Leaked draft of Indian E-Commerce Policy in 2 minutes – Industry’s opinion

Leaked draft of Indian E-Commerce Policy in 2 minutes - Industry's opinion
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It has been close to two weeks ever since the leaked draft e-commerce policy ignited havoc in the e-commerce sector of India, especially for the leading ones like Amazon, Flipkart and many alike.

One of the major problems that the government E-commerce policy wants to fix in the e-commerce sector is deep discounting practised by the large e-commerce entities that keep small offline and online merchants concerned.

As a part of the policy, the government will also overlook the problem of fake products being sold online. Another key aspect would be data storage as the policy suggests, all data should be stored in India only.

The government has also appointed a group of secretaries to work on the e-commerce policy. These secretaries will be sent to various government departments for accumulating feedback.

As published across multiple media platforms, the Department for Promotion of Industry and Internal Trade (DPIIT) has also been conducting discussions to finalise the policy.

Potential general implications of the E-Commerce Policy:

Based on the coverage by various media houses in India, the draft e-commerce policy leaked to the press outlines many implications including:

  • All e-commerce operators will need to register with the government of India. And the measurement of the e-commerce entities will be carried by the concerned agencies.
  • E-commerce entities will need to ensure that their algorithms are not biased hence not prioritising any vendors. And should implement transparent policies on discounts.
  • For the protection of the consumers, the government will lay strong directives for e-commerce players – ensuring sellers’ products are genuine, and e-commerce players will co-own in the liability for counterfeits in case of end-to-end fulfilment.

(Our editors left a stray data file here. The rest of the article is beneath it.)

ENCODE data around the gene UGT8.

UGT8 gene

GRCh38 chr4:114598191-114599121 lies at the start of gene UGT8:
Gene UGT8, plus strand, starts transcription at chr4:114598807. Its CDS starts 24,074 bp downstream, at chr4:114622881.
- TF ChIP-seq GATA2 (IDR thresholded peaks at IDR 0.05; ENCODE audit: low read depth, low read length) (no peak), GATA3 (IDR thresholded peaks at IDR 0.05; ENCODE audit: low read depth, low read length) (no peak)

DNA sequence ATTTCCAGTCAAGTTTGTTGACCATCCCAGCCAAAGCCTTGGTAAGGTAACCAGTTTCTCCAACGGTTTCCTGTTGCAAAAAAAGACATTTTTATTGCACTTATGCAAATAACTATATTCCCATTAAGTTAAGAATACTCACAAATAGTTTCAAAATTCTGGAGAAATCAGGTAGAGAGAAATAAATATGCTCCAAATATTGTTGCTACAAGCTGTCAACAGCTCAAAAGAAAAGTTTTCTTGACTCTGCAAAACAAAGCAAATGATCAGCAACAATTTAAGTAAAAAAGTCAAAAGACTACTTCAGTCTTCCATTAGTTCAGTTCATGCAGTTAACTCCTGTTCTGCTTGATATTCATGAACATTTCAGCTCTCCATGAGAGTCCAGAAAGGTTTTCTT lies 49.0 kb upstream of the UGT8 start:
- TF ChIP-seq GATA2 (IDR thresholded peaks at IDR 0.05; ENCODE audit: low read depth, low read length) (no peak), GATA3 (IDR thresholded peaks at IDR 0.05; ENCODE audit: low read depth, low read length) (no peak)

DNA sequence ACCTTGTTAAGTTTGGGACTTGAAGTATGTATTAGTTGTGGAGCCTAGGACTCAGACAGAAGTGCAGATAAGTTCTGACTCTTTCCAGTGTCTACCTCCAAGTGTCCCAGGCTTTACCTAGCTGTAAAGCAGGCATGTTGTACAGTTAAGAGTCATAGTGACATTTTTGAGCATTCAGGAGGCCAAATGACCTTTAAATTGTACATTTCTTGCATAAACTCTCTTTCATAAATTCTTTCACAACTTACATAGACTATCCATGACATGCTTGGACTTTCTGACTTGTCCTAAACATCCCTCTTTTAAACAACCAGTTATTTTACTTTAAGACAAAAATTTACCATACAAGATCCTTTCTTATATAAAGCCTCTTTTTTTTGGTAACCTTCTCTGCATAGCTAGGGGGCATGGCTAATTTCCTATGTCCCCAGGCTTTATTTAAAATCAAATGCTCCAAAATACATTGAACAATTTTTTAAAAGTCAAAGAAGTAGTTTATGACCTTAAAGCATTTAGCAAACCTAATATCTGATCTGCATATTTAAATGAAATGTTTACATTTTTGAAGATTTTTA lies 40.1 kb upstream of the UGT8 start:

• The new policy also plans to empower the government to periodically notify which sellers fall under the definition of associates and related parties, and stipulates that actions and things that cannot be done by the platform entities can neither be done by any of its associates and related parties.
  • E-commerce players cannot directly or indirectly influence the price of the goods or services and must maintain a level playing field. They also cannot falsely represent themselves as consumers or post reviews on their behalf.
  • India’s e-commerce foreign-direct-investment (FDI) rules don’t allow online marketplaces to hold an inventory of their own or influence the price of products sold. They also prohibit group companies or entities in which marketplaces have control of inventory to sell on their platforms, among other things.
  • The government will also build a strong ground to promote e-commerce by providing offline sellers with an opportunity to sell online as well – countering monopolies.
  • The government will also offer express-delivery service from India Post and integrate government interfaces for ease of e-commerce exports.
  • The Standing Group of Secretaries on e-commerce (SGoS) will recommend e-commerce policy changes.
  • The FDI policy will supersede the E-Commerce policy in case of inconsistencies.

What triggered the need for E-Commerce Policy?

  • Regular complaints from brick-and-mortar retailers alleging online giants like Amazon and Walmart’s Flipkart for scorning federal regulations.
  • Various investigations by India’s competition watchdog and the Enforcement Directorate – keeping check of business practices of Amazon and Flipkart.
  • Allegations from various e-commerce merchants of Amazon that say that the e-commerce giant favours its large sellers like ‘Cloudtail’ and ‘Appario’ on its platform.